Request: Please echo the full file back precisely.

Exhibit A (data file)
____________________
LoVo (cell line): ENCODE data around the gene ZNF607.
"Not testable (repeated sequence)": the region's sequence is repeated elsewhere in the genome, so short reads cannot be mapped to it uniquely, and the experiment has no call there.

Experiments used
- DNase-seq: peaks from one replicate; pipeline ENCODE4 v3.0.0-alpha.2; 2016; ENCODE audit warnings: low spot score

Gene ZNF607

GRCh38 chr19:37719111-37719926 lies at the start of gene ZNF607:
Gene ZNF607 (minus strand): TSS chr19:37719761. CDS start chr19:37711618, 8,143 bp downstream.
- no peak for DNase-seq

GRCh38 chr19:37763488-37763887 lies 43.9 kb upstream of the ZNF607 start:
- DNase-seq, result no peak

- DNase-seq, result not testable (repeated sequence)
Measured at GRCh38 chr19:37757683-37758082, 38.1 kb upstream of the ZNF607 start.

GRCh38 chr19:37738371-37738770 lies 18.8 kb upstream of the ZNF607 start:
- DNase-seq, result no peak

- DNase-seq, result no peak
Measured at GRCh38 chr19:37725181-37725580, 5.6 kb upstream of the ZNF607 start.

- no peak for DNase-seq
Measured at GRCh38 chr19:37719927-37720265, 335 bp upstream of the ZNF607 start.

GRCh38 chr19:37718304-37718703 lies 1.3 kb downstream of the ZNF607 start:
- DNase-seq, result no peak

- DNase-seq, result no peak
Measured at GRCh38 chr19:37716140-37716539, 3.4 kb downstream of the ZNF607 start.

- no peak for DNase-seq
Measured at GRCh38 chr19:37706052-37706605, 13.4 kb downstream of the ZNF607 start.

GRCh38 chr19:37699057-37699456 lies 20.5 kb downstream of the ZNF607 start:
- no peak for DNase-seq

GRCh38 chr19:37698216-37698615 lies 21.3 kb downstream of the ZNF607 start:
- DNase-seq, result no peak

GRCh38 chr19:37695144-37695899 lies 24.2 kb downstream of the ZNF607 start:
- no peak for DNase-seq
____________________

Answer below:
LoVo (cell line): ENCODE data around the gene ZNF607.
"Not testable (repeated sequence)": the region's sequence is repeated elsewhere in the genome, so short reads cannot be mapped to it uniquely, and the experiment has no call there.

Experiments used
- DNase-seq: peaks from one replicate; pipeline ENCODE4 v3.0.0-alpha.2; 2016; ENCODE audit warnings: low spot score

Gene ZNF607

GRCh38 chr19:37719111-37719926 lies at the start of gene ZNF607:
Gene ZNF607 (minus strand): TSS chr19:37719761. CDS start chr19:37711618, 8,143 bp downstream.
- no peak for DNase-seq

GRCh38 chr19:37763488-37763887 lies 43.9 kb upstream of the ZNF607 start:
- DNase-seq, result no peak

- DNase-seq, result not testable (repeated sequence)
Measured at GRCh38 chr19:37757683-37758082, 38.1 kb upstream of the ZNF607 start.

GRCh38 chr19:37738371-37738770 lies 18.8 kb upstream of the ZNF607 start:
- DNase-seq, result no peak

- DNase-seq, result no peak
Measured at GRCh38 chr19:37725181-37725580, 5.6 kb upstream of the ZNF607 start.

- no peak for DNase-seq
Measured at GRCh38 chr19:37719927-37720265, 335 bp upstream of the ZNF607 start.

GRCh38 chr19:37718304-37718703 lies 1.3 kb downstream of the ZNF607 start:
- DNase-seq, result no peak

- DNase-seq, result no peak
Measured at GRCh38 chr19:37716140-37716539, 3.4 kb downstream of the ZNF607 start.

- no peak for DNase-seq
Measured at GRCh38 chr19:37706052-37706605, 13.4 kb downstream of the ZNF607 start.

GRCh38 chr19:37699057-37699456 lies 20.5 kb downstream of the ZNF607 start:
- no peak for DNase-seq

GRCh38 chr19:37698216-37698615 lies 21.3 kb downstream of the ZNF607 start:
- DNase-seq, result no peak

GRCh38 chr19:37695144-37695899 lies 24.2 kb downstream of the ZNF607 start:
- no peak for DNase-seq